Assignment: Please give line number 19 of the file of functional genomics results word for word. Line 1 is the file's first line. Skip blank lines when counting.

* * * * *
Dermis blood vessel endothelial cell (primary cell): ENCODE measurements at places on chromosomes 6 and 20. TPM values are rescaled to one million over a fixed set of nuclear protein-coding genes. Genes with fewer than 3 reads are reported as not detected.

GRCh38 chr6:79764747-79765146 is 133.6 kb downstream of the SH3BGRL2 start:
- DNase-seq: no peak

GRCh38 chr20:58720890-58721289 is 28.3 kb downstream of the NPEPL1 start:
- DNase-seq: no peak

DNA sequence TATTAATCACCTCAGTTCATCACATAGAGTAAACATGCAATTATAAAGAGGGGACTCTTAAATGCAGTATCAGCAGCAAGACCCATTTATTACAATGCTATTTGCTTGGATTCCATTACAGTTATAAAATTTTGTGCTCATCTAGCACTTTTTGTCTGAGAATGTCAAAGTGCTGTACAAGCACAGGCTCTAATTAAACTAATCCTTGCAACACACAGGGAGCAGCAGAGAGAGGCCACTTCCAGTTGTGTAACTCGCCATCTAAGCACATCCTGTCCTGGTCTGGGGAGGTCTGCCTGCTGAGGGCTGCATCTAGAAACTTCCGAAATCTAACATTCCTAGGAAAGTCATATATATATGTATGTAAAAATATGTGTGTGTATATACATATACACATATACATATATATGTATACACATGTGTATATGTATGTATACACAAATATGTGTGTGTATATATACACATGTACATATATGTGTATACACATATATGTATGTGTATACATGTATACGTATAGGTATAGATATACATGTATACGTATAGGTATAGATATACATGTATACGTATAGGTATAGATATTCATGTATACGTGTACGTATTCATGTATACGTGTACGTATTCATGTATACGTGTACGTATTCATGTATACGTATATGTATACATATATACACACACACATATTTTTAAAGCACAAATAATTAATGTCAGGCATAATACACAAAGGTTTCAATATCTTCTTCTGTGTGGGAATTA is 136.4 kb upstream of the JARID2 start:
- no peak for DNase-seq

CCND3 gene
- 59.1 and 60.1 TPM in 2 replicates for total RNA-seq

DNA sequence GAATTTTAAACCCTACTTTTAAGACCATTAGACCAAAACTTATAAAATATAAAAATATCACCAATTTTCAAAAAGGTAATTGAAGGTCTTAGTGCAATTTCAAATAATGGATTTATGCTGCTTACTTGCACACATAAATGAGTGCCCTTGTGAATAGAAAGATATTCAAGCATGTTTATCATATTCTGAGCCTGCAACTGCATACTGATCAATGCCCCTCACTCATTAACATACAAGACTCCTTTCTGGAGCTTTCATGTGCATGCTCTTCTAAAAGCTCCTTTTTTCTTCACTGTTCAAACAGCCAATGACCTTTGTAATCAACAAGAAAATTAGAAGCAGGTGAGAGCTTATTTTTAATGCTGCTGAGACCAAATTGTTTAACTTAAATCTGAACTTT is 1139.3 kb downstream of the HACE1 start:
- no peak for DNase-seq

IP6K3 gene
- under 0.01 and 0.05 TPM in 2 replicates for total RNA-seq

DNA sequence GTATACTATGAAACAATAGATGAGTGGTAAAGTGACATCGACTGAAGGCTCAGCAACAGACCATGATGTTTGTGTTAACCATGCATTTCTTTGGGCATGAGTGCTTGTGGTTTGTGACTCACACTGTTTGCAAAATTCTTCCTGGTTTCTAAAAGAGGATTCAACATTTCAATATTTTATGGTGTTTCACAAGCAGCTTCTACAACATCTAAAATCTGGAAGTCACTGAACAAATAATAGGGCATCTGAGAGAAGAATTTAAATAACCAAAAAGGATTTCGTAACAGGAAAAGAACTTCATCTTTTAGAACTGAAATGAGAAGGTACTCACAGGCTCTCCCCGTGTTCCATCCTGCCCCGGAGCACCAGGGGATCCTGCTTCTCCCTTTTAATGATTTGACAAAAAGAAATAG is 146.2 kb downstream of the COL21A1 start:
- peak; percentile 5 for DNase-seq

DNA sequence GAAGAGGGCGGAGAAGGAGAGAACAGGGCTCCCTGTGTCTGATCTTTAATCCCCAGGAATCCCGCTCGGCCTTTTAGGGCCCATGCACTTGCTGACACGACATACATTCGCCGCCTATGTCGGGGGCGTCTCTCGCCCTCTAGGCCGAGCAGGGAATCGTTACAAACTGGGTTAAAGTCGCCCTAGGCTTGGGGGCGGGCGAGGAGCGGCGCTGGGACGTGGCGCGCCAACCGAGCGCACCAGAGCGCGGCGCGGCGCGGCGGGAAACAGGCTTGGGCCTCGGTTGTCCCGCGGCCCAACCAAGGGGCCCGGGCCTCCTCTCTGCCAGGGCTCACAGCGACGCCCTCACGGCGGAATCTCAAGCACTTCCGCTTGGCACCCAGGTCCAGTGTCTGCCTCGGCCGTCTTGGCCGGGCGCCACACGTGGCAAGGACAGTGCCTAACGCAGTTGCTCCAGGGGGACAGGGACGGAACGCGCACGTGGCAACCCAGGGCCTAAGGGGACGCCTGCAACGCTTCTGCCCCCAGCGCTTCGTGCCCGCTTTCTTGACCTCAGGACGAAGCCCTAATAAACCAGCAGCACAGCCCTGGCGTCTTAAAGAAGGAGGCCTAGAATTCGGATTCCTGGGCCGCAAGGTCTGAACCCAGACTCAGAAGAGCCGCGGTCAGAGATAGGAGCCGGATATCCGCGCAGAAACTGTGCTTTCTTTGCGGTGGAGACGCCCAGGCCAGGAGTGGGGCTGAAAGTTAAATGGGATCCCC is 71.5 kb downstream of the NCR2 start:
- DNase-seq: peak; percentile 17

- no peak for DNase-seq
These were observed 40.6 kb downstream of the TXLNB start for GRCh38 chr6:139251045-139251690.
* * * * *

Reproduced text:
These were observed 40.6 kb downstream of the TXLNB start for GRCh38 chr6:139251045-139251690.